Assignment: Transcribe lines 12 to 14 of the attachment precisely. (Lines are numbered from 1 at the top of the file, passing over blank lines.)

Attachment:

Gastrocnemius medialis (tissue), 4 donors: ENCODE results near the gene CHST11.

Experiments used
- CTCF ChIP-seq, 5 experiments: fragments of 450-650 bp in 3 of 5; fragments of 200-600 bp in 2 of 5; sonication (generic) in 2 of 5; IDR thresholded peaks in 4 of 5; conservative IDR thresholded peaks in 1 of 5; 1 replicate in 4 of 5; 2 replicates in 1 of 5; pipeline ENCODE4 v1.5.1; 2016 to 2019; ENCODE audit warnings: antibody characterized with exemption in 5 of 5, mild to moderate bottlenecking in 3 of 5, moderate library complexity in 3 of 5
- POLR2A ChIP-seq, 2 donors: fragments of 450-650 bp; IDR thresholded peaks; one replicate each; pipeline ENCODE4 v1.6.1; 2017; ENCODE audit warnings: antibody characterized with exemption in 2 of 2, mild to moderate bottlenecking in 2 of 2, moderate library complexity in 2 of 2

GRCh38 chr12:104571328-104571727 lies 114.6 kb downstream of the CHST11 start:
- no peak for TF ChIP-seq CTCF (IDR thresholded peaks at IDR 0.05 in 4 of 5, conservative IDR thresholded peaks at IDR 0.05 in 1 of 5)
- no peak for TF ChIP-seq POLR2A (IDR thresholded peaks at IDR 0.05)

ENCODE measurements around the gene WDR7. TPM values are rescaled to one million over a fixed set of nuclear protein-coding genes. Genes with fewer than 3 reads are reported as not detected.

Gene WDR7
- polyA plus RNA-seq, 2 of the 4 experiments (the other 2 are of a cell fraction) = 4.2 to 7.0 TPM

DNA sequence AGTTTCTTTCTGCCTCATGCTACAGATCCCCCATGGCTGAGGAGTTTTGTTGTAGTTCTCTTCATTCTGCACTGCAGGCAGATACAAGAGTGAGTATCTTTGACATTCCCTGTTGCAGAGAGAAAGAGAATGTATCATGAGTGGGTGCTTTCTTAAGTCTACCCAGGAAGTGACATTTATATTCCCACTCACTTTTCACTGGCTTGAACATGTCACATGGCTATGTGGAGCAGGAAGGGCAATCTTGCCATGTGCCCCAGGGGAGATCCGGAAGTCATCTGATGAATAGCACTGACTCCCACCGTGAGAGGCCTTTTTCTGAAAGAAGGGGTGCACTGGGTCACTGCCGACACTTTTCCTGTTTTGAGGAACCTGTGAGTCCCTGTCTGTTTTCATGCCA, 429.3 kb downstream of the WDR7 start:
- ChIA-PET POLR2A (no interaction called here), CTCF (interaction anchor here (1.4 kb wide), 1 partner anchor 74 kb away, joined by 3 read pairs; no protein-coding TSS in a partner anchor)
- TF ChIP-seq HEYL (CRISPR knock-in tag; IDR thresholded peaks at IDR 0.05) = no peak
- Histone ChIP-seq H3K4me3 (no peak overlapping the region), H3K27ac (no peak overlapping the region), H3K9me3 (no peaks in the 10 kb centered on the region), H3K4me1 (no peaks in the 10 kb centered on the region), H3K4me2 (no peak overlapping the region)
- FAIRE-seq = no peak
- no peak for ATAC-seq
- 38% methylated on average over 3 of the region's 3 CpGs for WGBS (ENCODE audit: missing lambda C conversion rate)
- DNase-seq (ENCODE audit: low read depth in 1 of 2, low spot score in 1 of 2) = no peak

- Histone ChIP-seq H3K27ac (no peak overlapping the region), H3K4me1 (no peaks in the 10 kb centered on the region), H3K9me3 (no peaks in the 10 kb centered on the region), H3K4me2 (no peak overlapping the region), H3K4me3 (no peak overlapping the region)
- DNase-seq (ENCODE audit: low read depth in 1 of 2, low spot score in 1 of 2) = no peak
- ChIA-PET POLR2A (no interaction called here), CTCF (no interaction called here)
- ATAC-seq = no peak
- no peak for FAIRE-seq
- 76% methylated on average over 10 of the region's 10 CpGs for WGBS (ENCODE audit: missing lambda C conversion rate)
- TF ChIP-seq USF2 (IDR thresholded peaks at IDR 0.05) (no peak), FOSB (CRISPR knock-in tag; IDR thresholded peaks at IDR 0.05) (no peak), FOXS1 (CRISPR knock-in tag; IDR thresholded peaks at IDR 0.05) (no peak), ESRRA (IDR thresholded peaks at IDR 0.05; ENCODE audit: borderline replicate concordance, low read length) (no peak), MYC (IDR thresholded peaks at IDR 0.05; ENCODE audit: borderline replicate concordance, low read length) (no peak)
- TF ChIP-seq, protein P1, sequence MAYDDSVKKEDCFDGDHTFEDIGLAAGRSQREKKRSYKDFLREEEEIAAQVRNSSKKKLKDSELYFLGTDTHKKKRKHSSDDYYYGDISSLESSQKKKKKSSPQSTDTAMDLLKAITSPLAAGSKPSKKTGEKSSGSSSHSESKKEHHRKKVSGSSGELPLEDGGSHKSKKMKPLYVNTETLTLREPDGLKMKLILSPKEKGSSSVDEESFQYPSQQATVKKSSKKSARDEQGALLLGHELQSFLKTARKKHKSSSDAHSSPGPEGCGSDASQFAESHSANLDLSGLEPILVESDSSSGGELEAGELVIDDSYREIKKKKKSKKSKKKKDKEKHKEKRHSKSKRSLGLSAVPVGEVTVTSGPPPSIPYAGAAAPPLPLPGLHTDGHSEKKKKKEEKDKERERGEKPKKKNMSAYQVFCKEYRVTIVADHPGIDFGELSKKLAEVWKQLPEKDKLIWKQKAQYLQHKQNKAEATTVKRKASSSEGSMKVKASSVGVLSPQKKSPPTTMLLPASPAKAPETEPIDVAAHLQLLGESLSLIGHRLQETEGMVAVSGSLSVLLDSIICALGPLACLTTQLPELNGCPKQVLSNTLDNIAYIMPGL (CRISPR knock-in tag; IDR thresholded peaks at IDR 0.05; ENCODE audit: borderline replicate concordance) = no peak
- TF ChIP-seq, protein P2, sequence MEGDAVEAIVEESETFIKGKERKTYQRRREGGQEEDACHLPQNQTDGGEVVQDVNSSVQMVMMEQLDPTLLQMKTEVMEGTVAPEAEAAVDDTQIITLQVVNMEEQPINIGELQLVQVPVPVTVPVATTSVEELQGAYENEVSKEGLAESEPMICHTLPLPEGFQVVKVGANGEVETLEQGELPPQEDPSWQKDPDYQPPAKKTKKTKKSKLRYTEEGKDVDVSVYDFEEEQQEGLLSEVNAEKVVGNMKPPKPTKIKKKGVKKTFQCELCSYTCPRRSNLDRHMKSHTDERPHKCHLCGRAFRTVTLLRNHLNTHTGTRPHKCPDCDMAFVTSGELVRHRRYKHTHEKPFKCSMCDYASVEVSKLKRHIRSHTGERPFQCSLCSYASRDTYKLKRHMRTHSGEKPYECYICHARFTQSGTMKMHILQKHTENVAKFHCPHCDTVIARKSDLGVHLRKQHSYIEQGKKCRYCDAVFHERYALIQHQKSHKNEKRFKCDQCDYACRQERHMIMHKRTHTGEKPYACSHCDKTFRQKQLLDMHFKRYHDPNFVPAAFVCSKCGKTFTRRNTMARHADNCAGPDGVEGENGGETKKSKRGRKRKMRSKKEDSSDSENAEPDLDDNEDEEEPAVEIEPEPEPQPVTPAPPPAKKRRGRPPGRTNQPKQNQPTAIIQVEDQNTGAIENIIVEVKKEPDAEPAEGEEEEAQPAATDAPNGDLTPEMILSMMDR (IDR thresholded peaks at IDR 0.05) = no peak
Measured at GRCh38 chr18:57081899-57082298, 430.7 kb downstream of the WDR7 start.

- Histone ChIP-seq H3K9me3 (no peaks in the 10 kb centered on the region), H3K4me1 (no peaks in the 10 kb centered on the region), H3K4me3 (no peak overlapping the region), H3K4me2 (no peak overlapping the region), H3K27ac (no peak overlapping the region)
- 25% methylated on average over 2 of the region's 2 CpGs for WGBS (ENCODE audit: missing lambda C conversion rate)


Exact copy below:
- ChIA-PET POLR2A (no interaction called here), CTCF (interaction anchor here (1.4 kb wide), 1 partner anchor 74 kb away, joined by 3 read pairs; no protein-coding TSS in a partner anchor)
- TF ChIP-seq HEYL (CRISPR knock-in tag; IDR thresholded peaks at IDR 0.05) = no peak
- Histone ChIP-seq H3K4me3 (no peak overlapping the region), H3K27ac (no peak overlapping the region), H3K9me3 (no peaks in the 10 kb centered on the region), H3K4me1 (no peaks in the 10 kb centered on the region), H3K4me2 (no peak overlapping the region)